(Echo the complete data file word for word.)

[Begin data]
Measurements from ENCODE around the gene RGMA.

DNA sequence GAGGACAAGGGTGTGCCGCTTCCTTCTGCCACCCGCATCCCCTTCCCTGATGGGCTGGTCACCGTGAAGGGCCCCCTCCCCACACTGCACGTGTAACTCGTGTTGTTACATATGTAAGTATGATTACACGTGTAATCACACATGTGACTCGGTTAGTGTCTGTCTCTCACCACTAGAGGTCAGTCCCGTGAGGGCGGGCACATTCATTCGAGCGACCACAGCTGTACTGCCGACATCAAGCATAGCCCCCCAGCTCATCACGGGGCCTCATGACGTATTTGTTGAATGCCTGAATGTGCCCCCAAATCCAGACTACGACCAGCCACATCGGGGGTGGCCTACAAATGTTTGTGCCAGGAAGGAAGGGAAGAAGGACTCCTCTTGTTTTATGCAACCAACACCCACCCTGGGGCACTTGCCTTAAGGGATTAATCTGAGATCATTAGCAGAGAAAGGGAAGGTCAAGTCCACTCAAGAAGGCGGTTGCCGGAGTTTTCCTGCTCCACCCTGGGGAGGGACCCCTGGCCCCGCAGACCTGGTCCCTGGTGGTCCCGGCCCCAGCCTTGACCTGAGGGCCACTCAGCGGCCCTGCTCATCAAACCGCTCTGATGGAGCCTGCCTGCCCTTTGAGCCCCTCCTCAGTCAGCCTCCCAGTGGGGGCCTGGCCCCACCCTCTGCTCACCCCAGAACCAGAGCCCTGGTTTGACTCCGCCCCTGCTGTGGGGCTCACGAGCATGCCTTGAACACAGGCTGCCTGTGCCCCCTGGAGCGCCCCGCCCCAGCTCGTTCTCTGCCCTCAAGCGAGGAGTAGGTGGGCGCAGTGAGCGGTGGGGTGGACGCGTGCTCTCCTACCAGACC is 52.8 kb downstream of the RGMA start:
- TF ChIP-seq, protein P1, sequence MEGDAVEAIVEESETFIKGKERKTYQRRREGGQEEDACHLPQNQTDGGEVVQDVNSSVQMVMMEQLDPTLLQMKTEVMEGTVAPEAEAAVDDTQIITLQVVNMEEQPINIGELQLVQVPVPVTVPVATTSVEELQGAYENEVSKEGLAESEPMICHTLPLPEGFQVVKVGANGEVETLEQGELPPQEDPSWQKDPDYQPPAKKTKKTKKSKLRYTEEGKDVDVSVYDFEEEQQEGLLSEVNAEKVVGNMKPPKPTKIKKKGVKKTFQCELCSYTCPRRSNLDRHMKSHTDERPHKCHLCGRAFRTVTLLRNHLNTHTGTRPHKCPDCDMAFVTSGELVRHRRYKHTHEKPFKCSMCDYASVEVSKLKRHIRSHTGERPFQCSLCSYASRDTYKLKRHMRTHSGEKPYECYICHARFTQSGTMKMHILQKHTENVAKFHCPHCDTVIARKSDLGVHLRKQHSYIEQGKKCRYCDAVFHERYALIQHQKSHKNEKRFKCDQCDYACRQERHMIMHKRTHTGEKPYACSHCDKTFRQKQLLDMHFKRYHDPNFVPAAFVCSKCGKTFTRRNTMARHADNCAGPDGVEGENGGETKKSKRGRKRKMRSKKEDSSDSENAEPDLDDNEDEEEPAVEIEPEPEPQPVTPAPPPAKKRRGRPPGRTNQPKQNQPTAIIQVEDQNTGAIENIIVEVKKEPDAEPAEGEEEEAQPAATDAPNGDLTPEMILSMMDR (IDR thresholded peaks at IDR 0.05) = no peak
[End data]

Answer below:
Measurements from ENCODE around the gene RGMA.

DNA sequence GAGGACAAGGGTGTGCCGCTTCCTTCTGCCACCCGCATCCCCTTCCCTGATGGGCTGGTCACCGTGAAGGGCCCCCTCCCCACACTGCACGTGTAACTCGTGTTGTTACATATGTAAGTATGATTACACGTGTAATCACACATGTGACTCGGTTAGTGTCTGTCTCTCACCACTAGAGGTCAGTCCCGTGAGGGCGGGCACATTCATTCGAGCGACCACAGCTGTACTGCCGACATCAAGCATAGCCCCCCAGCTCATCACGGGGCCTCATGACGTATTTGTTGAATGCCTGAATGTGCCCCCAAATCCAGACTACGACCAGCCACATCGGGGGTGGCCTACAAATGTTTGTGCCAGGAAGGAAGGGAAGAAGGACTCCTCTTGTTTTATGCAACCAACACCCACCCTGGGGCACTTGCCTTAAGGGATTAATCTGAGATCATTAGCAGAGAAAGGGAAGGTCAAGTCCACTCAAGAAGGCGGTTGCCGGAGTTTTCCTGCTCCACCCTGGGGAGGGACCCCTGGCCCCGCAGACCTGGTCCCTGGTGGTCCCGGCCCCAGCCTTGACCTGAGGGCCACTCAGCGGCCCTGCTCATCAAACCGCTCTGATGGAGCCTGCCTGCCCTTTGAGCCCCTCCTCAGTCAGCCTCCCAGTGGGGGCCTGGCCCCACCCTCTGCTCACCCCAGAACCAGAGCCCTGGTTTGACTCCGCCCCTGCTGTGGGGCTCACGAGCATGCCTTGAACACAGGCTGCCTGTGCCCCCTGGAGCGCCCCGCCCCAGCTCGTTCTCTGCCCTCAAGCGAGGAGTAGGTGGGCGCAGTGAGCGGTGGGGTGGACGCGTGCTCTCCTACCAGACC is 52.8 kb downstream of the RGMA start:
- TF ChIP-seq, protein P1, sequence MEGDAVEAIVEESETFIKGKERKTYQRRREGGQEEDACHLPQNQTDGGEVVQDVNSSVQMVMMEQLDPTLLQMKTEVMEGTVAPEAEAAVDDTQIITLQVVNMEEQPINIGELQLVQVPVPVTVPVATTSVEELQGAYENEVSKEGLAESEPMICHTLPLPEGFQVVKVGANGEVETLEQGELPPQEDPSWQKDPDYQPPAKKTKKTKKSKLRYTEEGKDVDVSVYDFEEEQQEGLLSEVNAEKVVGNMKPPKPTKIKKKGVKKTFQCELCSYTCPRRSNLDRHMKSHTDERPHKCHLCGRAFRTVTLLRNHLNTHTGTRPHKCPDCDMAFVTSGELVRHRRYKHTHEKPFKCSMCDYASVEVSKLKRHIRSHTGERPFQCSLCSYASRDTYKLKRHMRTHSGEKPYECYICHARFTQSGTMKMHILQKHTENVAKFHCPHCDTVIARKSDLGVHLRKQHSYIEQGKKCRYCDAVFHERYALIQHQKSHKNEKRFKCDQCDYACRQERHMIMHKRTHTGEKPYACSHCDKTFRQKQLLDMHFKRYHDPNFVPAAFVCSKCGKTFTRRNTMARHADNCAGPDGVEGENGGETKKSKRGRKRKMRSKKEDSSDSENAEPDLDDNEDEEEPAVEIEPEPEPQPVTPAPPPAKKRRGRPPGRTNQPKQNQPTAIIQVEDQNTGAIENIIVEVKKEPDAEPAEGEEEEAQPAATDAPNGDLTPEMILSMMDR (IDR thresholded peaks at IDR 0.05) = no peak